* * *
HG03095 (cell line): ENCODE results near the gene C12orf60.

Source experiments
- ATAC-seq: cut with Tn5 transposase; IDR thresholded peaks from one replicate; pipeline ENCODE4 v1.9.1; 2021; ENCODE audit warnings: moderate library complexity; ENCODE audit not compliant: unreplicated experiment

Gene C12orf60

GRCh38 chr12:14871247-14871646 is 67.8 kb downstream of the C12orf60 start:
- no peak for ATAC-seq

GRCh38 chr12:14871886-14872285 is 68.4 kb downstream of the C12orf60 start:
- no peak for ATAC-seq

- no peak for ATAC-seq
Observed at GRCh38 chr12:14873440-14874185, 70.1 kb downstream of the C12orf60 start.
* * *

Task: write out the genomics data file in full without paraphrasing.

HG03095 (cell line): ENCODE results near the gene C12orf60.

Source experiments
- ATAC-seq: cut with Tn5 transposase; IDR thresholded peaks from one replicate; pipeline ENCODE4 v1.9.1; 2021; ENCODE audit warnings: moderate library complexity; ENCODE audit not compliant: unreplicated experiment

Gene C12orf60

GRCh38 chr12:14871247-14871646 is 67.8 kb downstream of the C12orf60 start:
- no peak for ATAC-seq

GRCh38 chr12:14871886-14872285 is 68.4 kb downstream of the C12orf60 start:
- no peak for ATAC-seq

- no peak for ATAC-seq
Observed at GRCh38 chr12:14873440-14874185, 70.1 kb downstream of the C12orf60 start.